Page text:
I go to UNC Asheville but I can’t afford to live in Asheville

Marisol Melchor
Arts & Features Writer
[email protected]

According to RENTCafe, the average rent in Asheville is $1,362 a month, which is at a 13% increase from last year, and only about 9% of properties for rent are in the $1,000 or below range. 
Leona Wrenn, a 21-year-old chemistry major at UNC Asheville works full time in order to pay for rent, tuition, gas, food and other necessities. Wrenn said she often finds herself having to choose between working for her livelihood or maintaining grades. 
“It’s hard to juggle everything because even the jobs with ‘flexible hours’ need coverage, especially with the labor shortage. And if I have to choose between a roof over my head and grades, it’s gonna be work before school,” Wrenn said.
Wrenn currently lives in a two-bedroom apartment at Manor Ridge in Woodfin, NC which she shares with another UNCA student who struggles with similar circumstances. The rent is $1,175 dollars a month which she splits with her roommate. The complex has the bare minimum in terms of amenities, and lies outside Asheville city limits.
“College students aren’t allowed affordable options because housing is included in tuition when it comes to aid, but I’m paying primarily out of pocket because of how my academics have suffered. I wouldn’t consider any of the places I’ve lived in affordable, especially campus,” Wrenn said.
Most students and even faculty and staff members in some cases said they end up having to live in small towns outside city limits such as Chandler, Black Mountain, Weaverville and Woodfin.
“I was what was called a resident director when I first started working here. I opened West Ridge and lived there when it was brand new. I moved off campus after a couple years and lived in an apartment for a year because it amazed me how much it cost to buy a house. And so we lived in an apartment about 25 minutes from campus to try and save money. Actually, I live in Weaverville now. I was able to buy a house there, ” said Vollie Barnwell, director of Housing and Student Life Operations.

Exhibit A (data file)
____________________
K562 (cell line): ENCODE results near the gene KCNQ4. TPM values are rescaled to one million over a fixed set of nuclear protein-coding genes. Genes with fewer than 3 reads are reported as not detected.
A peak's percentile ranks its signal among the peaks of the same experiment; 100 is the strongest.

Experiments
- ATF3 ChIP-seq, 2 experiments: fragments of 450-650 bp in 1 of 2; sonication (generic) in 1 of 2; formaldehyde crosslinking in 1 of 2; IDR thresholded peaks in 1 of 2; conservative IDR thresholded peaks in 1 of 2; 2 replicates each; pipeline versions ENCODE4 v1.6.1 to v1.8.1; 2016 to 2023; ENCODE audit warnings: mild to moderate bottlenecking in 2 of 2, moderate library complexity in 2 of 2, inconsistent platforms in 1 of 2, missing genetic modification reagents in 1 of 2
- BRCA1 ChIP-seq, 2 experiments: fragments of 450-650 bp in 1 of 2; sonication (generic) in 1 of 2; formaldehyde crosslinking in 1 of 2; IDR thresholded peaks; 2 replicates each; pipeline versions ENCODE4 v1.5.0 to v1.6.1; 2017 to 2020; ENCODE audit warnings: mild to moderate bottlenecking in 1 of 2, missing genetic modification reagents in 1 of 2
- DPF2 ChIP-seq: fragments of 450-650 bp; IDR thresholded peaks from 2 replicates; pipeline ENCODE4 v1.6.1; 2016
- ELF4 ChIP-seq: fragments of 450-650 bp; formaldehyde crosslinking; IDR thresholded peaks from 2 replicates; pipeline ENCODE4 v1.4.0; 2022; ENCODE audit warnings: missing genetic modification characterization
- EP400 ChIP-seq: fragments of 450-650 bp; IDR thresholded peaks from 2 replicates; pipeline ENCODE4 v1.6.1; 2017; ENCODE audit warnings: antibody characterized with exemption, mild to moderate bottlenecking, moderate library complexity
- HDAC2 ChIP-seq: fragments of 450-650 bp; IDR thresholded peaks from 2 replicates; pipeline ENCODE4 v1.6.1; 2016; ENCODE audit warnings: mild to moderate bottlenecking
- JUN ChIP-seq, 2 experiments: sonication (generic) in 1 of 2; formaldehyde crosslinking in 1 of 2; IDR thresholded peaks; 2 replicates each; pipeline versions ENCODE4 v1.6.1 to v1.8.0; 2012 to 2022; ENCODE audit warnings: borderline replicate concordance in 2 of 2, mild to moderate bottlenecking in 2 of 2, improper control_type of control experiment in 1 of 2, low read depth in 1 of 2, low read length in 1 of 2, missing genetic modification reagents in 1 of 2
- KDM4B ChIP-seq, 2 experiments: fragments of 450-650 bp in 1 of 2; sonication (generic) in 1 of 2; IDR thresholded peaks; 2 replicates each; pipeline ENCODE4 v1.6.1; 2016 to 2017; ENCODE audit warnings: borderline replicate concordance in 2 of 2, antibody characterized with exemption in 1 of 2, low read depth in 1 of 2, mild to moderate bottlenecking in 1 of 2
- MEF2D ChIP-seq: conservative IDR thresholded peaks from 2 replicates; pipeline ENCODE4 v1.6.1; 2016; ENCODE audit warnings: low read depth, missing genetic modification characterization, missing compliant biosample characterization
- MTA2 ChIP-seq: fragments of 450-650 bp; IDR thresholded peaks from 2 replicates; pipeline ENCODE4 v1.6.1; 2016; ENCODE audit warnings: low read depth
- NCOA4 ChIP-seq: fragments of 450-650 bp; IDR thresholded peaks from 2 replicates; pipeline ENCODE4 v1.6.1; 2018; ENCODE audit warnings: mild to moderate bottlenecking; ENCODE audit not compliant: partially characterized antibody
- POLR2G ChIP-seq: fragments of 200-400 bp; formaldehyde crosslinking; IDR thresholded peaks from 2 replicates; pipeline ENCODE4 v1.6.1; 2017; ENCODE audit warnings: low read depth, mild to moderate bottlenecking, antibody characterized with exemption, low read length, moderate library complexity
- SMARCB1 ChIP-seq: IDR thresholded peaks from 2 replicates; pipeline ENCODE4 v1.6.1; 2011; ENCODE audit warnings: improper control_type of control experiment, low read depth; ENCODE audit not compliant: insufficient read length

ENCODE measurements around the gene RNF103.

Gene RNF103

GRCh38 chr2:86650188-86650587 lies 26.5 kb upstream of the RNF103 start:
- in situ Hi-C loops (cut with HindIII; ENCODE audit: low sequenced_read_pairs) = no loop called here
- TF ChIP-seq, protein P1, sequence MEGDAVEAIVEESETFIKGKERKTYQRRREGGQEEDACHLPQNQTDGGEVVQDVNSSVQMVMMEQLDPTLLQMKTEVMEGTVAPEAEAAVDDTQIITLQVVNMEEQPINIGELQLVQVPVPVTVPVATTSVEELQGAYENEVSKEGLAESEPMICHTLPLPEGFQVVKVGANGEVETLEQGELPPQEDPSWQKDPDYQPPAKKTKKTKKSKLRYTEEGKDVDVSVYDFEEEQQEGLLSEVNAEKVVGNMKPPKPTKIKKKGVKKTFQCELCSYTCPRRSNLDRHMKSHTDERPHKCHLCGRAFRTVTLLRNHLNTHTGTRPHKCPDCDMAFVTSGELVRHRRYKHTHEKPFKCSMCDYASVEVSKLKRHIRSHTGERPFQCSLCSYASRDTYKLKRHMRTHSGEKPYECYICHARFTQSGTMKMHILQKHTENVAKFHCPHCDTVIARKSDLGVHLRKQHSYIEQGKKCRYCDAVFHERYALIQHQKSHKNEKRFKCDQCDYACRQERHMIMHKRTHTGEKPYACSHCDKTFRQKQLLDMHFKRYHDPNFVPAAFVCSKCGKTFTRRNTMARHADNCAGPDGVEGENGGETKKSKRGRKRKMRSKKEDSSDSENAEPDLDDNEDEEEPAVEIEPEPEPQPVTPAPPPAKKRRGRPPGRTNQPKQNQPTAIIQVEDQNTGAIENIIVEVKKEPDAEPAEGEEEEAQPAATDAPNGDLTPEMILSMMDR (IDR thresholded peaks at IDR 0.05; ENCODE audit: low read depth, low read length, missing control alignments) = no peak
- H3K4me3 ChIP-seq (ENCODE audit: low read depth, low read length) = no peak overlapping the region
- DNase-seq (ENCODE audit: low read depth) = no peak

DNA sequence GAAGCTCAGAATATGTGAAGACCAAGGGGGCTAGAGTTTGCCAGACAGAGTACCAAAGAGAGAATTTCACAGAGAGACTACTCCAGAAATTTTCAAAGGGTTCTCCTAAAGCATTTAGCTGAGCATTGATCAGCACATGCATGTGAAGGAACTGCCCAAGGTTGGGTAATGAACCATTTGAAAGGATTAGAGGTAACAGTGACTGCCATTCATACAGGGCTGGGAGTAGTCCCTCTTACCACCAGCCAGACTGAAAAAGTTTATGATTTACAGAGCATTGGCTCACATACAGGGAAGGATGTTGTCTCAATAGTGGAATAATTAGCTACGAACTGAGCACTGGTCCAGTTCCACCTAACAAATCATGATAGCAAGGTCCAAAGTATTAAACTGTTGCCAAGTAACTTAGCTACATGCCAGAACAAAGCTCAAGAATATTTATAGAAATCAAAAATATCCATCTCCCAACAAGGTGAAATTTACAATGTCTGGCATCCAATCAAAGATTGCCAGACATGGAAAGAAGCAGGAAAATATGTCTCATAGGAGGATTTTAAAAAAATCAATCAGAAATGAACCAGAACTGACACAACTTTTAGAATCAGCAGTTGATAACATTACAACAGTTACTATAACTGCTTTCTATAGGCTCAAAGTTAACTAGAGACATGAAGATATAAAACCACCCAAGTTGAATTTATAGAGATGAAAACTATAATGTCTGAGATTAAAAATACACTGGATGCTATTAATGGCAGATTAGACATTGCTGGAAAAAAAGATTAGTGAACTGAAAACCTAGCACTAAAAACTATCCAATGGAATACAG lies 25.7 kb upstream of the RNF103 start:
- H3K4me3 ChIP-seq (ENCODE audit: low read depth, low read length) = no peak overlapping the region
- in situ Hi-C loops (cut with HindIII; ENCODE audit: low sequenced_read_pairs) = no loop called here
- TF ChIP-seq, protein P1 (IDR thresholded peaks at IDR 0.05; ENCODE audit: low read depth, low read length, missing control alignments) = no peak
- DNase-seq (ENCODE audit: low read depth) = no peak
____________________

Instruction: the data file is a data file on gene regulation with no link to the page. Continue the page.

According to Tom Tviedt, an Asheville-based economist and founder of Syneva Economics, these Asheville metro areas are experiencing heavy population growth in the last few years while the city of Asheville itself has seen a decrease. More and more people are migrating to these towns and cities causing rent to skyrocket, which has influenced students and staff to move to areas even farther from campus to be able to find affordable housing.
“I hear from staff all the time, new staff that have a really difficult time coming to UNCA and finding an apartment that’s affordable or finding a house. When we were building the Woods, one of the things that we considered was building another building similar to the Woods specifically for faculty and staff housing,” Barnwell said.
According to Living Wage, the current living wage for Buncombe County is $16.88 an hour for households with no children, which is a wage some students say they do not achieve, much less those with part-time positions.
“Thank god I’m not being paid minimum wage because I just wouldn’t be able to afford to live. I’ve exclusively lived with roommates or partners because having my own place is just not possible,” Wrenn said.
David Leslie, a UNCA alumnus, lived in Asheville for all four years of his college education. He transferred from Asheville-Buncombe Technical Community College and completed his bachelor’s degree at UNCA. Leslie moved out of the Asheville city limits and into Weaverville because the rent prices were just too high, making it difficult to maintain a balance between work, school, rest and a social life. Even living in Weaverville where the cost of living is extensively lower, Leslie struggled to maintain his living situation.
“It was just too much to keep good grades and pay rent and other expenses, and I wanted to be able to have extra spending money for other things. Eventually, I just ended up moving back into my dad’s place to save money so I could focus on school. It worked out OK because he lives in Asheville too, but I know most students usually don’t have that option,” Leslie said.
Even former students with college degrees such as Leslie are struggling to find jobs that pay enough to cover expenses such as housing. Students pay thousands of dollars and struggle to maintain good grades only to graduate and realize working in the field they studied in is unrealistic.
“I’m not even working somewhere related to my degree. Entry level jobs are usually unpaid internships or just low paying jobs, and I just can’t do that right now, so I’m working in retail full time instead,” Leslie said.
Leslie now lives outside of city limits in Woodfin. He shares a one bedroom one bath apartment with his partner and they pay just a little over $1,200 dollars a month for the space.
“It’s sad that it’s a common experience, and I know there’s others like me. None of the places I’ve lived have been affordable and my academics have suffered because of it,” Wrenn said.